Lelisa Desisa

Boston Marathon men’s preview

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No U.S. man has won the Boston Marathon since 1983, more than twice the previous longest drought in the race’s history dating to 1897. That skid will likely stay intact this year, even though the two preeminent Americans of the last several years are in the field.

Another streak is also expected to extend with Monday’s race. A Kenyan or Ethiopian has won the last 12 Boston Marathons and all but one since 1991.

Marathons can be fickle, but two men appear to be the class of the elite field of 21 — defending champion Lelisa Desisa of Ethiopia and Dennis Kimetto of Kenya.

Desisa, 24, has run three marathons in his life, all in 2013. He won Dubai that January, debuting in 2 hours, 4 minutes, 45 seconds. He won Boston in April. He finished second at the World Championships in Moscow in August.

Kimetto, 30, is perhaps best known for finishing one second behind fellow Kenyan and training partner Geoffrey Mutai at the 2012 Berlin Marathon, which caused controversy. But he would surprise nobody by winning Monday.

Like Desisa, the former full-time farmer Kimetto has also run three career marathons, winning two. He broke course records in Chicago and Tokyo in 2013 after setting the fastest marathon debut ever in Berlin in 2012. Kimetto’s personal best, from Chicago, is one minute faster than Desisa’s best.

There are more East Africans who can contend, but let’s shift to the American stars.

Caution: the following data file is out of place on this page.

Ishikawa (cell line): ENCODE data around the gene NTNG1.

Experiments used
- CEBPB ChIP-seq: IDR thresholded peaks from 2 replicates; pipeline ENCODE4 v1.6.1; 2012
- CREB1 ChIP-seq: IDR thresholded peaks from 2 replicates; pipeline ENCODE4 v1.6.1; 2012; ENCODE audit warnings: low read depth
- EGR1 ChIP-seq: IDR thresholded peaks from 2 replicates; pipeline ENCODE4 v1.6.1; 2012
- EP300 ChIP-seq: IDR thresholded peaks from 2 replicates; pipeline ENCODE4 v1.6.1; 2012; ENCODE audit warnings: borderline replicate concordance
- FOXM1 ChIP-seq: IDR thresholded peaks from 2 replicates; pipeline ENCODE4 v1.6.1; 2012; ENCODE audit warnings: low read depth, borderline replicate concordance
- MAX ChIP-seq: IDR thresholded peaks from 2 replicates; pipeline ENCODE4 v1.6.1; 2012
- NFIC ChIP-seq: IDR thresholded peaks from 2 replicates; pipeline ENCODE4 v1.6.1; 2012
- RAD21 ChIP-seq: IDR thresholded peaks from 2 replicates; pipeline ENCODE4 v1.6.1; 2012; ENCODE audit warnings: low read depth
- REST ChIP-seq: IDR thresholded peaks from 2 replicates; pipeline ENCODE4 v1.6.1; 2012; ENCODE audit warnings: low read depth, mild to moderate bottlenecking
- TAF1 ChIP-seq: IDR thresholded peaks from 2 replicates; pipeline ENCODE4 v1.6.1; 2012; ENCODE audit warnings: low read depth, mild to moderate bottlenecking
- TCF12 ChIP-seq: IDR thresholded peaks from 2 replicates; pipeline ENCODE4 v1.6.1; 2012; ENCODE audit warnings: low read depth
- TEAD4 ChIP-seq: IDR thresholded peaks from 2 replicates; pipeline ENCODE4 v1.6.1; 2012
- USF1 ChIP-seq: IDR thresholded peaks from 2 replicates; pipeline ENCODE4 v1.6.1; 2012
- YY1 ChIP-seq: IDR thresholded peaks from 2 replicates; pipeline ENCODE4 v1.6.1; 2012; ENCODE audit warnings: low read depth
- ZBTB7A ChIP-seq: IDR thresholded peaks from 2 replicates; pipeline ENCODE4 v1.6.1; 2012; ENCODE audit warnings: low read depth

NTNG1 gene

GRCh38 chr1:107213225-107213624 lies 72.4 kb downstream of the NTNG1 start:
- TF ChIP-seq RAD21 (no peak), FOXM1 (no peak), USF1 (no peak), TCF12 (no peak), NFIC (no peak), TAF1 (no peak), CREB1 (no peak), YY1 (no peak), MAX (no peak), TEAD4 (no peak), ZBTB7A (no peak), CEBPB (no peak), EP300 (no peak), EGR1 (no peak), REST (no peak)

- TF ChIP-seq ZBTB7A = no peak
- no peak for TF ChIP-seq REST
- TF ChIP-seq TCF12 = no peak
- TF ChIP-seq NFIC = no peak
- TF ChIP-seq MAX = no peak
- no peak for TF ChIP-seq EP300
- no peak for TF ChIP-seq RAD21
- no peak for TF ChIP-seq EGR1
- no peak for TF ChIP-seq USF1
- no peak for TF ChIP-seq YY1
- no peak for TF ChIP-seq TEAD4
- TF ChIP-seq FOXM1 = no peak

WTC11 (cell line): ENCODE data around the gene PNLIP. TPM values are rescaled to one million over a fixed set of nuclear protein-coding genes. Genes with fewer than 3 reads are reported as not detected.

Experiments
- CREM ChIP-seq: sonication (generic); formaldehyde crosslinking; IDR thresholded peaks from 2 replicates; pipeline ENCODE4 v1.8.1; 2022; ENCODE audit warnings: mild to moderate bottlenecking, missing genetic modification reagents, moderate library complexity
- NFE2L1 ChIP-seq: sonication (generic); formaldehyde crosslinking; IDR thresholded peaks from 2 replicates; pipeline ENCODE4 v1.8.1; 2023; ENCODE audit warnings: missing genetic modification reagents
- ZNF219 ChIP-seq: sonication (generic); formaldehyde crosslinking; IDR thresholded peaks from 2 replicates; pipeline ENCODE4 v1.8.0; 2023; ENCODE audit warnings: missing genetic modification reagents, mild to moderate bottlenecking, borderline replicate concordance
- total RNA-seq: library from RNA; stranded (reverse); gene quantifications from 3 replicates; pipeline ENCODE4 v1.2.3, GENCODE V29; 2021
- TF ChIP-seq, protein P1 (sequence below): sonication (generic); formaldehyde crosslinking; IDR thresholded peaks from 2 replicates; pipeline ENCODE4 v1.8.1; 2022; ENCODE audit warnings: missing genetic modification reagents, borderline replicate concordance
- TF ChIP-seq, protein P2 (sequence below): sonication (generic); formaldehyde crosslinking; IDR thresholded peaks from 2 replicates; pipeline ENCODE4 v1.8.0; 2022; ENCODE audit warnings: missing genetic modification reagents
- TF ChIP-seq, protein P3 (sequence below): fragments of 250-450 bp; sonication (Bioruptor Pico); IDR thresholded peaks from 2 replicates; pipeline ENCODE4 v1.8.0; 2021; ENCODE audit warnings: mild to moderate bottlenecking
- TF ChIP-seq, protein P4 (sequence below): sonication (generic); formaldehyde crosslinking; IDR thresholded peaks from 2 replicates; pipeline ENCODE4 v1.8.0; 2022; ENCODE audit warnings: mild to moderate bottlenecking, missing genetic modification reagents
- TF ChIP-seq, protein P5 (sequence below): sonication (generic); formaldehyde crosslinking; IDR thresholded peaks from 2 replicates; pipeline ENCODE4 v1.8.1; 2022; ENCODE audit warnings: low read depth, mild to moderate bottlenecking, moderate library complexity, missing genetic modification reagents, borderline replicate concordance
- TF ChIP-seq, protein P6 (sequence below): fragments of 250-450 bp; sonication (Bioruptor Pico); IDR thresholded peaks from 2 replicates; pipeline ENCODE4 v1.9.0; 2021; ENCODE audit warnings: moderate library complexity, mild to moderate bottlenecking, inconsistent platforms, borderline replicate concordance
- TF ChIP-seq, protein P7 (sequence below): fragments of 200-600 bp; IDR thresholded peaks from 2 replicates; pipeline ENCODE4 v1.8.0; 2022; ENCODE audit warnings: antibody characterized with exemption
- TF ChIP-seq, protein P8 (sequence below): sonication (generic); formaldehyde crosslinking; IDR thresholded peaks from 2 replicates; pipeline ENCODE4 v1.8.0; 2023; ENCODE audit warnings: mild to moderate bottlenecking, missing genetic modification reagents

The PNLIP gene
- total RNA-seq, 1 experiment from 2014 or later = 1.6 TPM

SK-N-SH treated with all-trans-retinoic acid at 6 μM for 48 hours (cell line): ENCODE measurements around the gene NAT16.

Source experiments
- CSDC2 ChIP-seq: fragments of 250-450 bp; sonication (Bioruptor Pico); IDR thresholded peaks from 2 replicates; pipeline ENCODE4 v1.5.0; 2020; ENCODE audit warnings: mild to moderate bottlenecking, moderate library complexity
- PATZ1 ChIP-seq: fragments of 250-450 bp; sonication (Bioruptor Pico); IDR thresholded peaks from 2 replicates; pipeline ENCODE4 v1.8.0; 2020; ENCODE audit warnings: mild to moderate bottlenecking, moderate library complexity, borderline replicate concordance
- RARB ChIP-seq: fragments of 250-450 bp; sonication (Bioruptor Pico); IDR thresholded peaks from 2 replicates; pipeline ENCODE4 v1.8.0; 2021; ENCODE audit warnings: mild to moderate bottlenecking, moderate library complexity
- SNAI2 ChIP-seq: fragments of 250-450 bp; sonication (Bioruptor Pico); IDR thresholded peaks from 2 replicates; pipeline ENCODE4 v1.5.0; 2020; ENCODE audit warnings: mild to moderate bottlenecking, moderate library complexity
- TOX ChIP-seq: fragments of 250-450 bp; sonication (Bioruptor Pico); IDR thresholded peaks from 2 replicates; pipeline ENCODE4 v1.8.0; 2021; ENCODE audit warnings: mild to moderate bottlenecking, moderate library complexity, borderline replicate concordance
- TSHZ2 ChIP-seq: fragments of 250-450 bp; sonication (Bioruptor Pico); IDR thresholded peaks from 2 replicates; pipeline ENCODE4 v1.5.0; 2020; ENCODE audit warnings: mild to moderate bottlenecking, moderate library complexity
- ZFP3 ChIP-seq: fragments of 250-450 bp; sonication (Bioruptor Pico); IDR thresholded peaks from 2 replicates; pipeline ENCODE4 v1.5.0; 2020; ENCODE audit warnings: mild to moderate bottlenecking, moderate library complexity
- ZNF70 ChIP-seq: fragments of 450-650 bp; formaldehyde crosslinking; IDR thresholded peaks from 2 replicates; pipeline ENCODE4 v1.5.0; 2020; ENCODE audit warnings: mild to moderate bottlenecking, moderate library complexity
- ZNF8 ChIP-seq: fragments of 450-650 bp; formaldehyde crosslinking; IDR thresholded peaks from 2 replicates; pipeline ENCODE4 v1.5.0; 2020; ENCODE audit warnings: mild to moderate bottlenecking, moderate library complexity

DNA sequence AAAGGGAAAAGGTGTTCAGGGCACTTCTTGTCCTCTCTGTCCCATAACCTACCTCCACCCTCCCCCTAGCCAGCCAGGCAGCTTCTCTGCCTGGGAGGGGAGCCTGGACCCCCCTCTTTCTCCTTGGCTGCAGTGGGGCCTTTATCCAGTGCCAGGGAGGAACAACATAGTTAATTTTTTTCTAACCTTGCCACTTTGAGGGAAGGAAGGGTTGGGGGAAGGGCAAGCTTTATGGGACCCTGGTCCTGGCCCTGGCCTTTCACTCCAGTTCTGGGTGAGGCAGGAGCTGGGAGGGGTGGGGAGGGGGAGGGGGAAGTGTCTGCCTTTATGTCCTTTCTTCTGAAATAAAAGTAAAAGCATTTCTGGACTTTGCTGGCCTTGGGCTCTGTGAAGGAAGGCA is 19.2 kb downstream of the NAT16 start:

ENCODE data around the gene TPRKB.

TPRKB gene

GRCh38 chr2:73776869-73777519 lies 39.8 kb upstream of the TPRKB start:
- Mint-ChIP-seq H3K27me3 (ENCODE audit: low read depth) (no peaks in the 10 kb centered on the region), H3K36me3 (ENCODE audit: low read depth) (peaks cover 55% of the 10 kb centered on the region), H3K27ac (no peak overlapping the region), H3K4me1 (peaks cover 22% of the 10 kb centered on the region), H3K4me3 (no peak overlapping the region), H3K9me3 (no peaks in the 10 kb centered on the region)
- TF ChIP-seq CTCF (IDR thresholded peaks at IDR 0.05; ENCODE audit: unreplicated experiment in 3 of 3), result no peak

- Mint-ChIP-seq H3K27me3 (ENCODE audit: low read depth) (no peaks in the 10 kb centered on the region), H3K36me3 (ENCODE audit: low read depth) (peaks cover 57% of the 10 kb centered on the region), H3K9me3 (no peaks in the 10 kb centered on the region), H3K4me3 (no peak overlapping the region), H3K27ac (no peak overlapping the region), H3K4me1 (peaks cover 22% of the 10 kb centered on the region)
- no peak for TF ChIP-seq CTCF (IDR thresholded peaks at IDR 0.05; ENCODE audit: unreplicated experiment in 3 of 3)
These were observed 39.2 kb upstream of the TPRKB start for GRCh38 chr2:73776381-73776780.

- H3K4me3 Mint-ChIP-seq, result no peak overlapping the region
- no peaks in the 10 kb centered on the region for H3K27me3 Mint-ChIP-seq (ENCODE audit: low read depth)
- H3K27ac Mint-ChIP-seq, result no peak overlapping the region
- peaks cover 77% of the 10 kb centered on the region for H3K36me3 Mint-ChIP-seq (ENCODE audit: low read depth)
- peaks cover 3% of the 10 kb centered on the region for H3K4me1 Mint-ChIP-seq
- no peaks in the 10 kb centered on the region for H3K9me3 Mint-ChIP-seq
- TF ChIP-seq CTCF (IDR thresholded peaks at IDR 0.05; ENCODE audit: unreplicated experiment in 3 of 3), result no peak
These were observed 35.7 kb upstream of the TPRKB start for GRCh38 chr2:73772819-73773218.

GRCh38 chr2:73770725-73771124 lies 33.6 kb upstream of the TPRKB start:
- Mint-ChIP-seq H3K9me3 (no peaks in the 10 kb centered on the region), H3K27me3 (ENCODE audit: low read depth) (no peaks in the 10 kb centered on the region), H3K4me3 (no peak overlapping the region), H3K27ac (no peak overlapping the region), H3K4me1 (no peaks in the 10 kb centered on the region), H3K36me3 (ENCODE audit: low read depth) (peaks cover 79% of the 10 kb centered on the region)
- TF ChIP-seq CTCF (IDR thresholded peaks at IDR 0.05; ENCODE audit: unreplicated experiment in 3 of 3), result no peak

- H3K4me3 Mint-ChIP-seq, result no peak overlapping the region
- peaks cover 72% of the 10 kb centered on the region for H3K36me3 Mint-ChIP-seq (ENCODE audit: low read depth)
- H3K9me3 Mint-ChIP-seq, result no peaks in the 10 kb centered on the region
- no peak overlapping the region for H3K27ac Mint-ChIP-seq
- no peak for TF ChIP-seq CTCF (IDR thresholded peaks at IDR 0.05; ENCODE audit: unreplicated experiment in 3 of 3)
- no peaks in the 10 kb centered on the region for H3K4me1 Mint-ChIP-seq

Ryan Hall is the fastest American-born marathoner of all time, but he hasn’t completed a 26.2-mile race since the 2012 U.S. Olympic Trials.

Hall, 31, failed to finish the London Olympic marathon due to a hamstring injury and then signed up for and pulled out of the 2013 Boston Marathon and the last two New York City Marathons (nixing 2012 before Hurricane Sandy canceled it).

He was a late addition to this year’s Boston Marathon field, on March 3, suggesting he’s confidently overcome the injury struggles. He finished third, fourth and fourth in Boston from 2009-11, but given his lengthy absence it’s hard to gauge exactly what he’s capable of Monday.

Meb Keflezighi, 38, is one of only two in the elite field born in the 1970s and is the oldest by three years. The Eritrean-born American notched résumé builders every few years, from 2004 Olympic silver to winning New York in 2009 to fourth at the 2012 Olympics after setting a personal best at trials.

In 2013, he pulled out of Boston 10 days before the race due to a calf injury. He clocked a disappointing 2:23:47 for 23rd place in New York seven months later, though a muscle tear in his leg hampered preparation.

Keflezighi could use a strong performance Monday to fend off questions about his age and future.

Boston Marathon TV, race schedules | Women’s Preview: American hope

Full men’s elite field:

Name Personal Best Time Country
Dennis Kimetto 2:03:45 (Chicago 2013) CR Kenya
Lelisa Desisa 2:04:45 (Dubai, 2013) Ethiopia
Gebre Gebremariam 2:04:53 (Boston, 2011) Ethiopia
Markos Geneti 2:04:54 (Dubai, 2012) Ethiopia
Ryan Hall 2:04:58 (Boston, 2011) U.S.
Wilson Chebet 2:05:27 (Rotterdam, 2011) Kenya
Tilahun Regassa 2:05:27 (Chicago, 2012) Ethiopia
Frankline Chepkwony 2:06:11 (Eindhoven, 2012) Kenya
Micah Kogo 2:06:56 (Chicago, 2013) Kenya
Adil Annani 2:07:43 (London, 2012) Morocco
Paul Lonyangata 2:07:44 (Xiamen, 2013) Kenya
Joel Kimurer 2:07:48 (Gongju, 2013) Kenya
Lusapho April 2:08:32 (Hannover, 2013) CR South Africa
Abdi Abdirahman 2:08:56 (Chicago, 2006) U.S.
Meb Keflezighi 2:09:08 (Houston, 2012) U.S.
Brett Gotcher 2:10:36 (Houston, 2010) U.S.